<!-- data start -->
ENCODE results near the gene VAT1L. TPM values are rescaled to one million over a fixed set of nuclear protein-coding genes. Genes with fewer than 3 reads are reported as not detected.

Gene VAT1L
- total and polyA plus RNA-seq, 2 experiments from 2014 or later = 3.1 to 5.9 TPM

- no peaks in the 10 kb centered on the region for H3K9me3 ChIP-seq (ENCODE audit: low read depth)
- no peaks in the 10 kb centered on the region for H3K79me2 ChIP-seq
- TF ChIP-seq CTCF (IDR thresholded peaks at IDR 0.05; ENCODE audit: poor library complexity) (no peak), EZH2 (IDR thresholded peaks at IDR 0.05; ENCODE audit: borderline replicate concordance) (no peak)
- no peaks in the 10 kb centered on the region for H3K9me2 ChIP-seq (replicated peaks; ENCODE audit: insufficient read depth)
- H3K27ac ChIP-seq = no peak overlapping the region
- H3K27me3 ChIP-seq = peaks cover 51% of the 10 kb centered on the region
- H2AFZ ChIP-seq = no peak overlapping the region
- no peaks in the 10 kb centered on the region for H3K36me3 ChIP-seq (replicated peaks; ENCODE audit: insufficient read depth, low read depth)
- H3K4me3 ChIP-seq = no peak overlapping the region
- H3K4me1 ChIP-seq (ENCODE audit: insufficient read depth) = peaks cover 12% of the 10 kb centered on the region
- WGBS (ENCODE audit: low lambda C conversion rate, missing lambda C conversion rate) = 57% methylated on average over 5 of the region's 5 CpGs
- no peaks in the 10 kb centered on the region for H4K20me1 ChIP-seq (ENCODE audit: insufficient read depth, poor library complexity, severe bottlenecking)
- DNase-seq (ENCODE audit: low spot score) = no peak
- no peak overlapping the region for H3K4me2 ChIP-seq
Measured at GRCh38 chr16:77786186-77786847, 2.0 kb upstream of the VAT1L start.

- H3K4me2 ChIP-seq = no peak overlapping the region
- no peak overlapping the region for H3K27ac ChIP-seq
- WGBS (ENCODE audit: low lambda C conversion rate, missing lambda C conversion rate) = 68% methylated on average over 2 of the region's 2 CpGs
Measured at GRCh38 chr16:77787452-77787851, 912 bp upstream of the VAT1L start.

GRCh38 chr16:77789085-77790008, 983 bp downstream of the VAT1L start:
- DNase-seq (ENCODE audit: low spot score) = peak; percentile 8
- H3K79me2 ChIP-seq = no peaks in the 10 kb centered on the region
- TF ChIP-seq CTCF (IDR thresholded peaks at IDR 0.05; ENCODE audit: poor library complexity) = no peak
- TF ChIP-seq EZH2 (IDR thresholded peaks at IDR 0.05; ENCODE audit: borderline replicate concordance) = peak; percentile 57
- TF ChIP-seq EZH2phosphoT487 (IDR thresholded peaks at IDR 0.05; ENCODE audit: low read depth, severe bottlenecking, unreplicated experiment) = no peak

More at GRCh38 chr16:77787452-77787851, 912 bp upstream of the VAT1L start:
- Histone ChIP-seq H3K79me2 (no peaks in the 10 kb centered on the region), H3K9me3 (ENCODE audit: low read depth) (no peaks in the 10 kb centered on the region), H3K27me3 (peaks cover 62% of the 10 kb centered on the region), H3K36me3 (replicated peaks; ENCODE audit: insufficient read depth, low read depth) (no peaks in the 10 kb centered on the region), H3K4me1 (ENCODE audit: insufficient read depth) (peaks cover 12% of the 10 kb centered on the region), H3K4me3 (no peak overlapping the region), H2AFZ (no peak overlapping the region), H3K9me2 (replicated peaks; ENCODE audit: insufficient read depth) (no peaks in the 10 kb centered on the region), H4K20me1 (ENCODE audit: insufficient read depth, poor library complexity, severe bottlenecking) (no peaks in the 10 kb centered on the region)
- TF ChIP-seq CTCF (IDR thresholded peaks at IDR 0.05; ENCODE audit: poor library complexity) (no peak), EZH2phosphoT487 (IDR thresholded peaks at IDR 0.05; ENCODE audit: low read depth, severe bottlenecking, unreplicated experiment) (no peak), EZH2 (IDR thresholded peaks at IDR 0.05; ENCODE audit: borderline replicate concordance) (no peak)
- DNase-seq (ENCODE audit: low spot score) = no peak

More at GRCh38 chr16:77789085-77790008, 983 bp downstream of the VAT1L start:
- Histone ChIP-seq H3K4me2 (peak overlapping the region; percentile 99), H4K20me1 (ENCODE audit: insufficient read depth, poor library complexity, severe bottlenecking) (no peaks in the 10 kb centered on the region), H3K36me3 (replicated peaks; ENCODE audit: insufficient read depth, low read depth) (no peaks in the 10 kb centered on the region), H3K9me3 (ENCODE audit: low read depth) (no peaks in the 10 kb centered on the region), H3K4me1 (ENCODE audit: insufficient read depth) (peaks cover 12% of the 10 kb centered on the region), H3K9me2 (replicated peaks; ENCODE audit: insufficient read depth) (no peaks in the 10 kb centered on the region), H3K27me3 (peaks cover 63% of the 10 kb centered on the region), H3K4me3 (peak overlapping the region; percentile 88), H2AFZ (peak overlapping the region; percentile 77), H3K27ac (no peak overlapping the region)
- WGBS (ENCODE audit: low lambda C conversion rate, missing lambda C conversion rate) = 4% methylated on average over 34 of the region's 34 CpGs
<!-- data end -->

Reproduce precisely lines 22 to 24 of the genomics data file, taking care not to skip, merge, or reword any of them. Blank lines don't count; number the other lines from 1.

Measured at GRCh38 chr16:77787452-77787851, 912 bp upstream of the VAT1L start.

GRCh38 chr16:77789085-77790008, 983 bp downstream of the VAT1L start:
- DNase-seq (ENCODE audit: low spot score) = peak; percentile 8